At the level of the EU, I urged to speed up procedures and deliveries as part of the joint procurement for the necessary medical and protective equipment. I am convinced that coordination to this end has already started and that all the Member States will thus obtain additional equipment that is so urgently needed.
There have been cases of face marks destined to Italy blocked in some EU Member states (e.g. Germany). Ms. Lagarde acted very late in the support of the crisis. And now the Eurogroup yesterday seems to have back tracked on the idea of fiscal flexibility particularly for Italy. What do you think about the lack of European solidarity towards Italy?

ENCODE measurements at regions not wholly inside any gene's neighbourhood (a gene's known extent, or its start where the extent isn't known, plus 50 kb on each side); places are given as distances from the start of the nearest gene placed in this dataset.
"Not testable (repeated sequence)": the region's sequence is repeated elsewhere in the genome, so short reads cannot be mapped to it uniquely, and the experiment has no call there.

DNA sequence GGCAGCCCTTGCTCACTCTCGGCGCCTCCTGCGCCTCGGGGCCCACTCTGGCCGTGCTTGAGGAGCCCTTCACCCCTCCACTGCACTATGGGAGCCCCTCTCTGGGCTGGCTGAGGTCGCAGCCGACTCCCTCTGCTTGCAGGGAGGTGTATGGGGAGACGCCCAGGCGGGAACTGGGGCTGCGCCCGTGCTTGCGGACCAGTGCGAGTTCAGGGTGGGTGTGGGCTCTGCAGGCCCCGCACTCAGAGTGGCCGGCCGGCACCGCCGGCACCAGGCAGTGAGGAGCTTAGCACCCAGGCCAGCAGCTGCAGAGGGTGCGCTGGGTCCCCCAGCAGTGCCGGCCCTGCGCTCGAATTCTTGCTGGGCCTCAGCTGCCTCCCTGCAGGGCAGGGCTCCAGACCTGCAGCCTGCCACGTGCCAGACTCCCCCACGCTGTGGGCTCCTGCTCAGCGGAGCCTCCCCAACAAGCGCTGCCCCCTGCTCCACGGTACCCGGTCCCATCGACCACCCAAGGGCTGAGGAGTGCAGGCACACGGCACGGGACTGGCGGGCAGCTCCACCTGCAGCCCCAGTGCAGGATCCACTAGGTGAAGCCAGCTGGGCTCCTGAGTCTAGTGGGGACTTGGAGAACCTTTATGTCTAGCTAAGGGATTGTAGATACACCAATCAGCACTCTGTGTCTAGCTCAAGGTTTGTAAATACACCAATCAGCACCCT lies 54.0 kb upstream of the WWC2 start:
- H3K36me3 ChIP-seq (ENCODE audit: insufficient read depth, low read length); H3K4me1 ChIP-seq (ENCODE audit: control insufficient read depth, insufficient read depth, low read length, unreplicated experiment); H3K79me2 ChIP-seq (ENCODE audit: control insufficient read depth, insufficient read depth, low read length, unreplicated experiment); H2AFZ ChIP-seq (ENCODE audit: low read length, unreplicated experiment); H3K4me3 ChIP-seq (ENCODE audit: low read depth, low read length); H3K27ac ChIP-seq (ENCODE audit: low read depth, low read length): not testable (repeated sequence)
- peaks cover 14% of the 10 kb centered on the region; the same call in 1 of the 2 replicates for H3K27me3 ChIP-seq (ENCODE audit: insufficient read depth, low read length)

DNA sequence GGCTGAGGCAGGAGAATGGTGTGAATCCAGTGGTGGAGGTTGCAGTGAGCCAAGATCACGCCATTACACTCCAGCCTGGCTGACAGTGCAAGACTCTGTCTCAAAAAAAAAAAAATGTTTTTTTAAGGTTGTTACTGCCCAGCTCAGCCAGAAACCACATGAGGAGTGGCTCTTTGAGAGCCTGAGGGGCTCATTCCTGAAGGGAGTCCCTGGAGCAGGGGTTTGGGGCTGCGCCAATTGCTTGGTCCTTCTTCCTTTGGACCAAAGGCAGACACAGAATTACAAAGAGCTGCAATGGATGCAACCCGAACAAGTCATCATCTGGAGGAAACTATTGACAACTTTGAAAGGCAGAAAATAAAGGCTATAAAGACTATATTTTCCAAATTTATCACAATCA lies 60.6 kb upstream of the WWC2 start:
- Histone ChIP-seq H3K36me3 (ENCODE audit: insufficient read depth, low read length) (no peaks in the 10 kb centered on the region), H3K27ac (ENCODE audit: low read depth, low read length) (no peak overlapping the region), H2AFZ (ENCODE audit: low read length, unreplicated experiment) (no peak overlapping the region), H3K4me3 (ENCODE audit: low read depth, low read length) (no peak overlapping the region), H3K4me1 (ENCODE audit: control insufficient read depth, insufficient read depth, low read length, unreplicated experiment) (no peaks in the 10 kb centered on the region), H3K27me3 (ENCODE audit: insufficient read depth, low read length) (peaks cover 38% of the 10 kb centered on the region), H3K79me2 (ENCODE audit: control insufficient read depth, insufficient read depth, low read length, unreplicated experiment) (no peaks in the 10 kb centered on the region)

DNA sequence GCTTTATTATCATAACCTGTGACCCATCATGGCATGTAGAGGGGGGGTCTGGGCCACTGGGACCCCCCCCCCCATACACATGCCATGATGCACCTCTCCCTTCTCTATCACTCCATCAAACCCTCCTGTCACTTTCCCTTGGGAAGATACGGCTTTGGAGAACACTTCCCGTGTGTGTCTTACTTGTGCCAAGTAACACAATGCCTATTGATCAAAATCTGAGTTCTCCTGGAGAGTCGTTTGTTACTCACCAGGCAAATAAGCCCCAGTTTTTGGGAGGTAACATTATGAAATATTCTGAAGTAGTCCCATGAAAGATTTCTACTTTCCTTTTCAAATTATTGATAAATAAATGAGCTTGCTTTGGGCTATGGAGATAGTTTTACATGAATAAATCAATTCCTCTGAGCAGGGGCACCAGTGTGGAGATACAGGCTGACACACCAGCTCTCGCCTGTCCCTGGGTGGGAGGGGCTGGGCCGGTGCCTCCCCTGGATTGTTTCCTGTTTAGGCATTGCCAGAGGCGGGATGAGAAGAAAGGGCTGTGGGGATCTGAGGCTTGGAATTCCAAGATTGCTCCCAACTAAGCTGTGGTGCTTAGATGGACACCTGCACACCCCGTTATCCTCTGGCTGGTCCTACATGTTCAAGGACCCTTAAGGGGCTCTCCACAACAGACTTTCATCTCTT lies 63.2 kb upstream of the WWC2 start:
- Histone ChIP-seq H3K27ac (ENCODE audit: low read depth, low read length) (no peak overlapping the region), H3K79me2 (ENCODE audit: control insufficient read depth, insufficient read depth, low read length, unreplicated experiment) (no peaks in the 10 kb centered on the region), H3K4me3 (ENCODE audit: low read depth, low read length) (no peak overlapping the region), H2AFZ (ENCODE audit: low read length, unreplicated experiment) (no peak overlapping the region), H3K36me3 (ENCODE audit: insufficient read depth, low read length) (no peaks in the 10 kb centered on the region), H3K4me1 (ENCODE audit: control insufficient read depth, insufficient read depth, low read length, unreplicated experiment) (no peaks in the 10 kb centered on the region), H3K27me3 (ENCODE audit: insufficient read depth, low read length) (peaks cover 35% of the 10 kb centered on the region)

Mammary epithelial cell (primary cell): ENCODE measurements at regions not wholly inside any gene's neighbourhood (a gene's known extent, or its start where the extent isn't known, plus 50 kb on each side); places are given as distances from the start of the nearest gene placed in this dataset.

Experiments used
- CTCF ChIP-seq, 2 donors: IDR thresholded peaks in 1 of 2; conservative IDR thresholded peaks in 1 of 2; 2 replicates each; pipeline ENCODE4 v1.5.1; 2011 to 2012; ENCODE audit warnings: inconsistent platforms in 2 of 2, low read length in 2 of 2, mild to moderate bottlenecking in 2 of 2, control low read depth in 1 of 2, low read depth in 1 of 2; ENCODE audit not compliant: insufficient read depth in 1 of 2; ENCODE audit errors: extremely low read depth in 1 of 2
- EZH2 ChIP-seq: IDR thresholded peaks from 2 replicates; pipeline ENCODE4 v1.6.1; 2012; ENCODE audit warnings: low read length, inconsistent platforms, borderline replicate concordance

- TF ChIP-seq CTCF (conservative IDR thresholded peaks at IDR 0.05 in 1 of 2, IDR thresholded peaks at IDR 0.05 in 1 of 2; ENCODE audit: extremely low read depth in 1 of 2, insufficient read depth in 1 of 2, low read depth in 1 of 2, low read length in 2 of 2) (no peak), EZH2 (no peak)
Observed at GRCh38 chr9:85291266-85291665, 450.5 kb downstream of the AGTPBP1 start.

Decisive, coordinated and concerted action is needed not only at the national level, but also at the European level. In the institutional sense, there are obvious weaknesses at both the national and supranational levels, something that I drew attention to at the last European Council meeting. Firstly, there has been the poor ability of institutions equipped with information and knowledge to predict developments – questions that arise here are why it took the World Health Organization so long to declare a pandemic, how it is possible that the UN did not say much in January and February and why there was not, at least not strong enough early warning from our experts, institutes and academics. There has been a problem of a slow response time, then the poor exchange of information between countries, poor coordination, and the particularly obvious serious lack of supplies of essential protective and medical equipment. In these circumstances the strategic aspect of the personal protective gear is the same as is the status of the ammunition at the battlefield.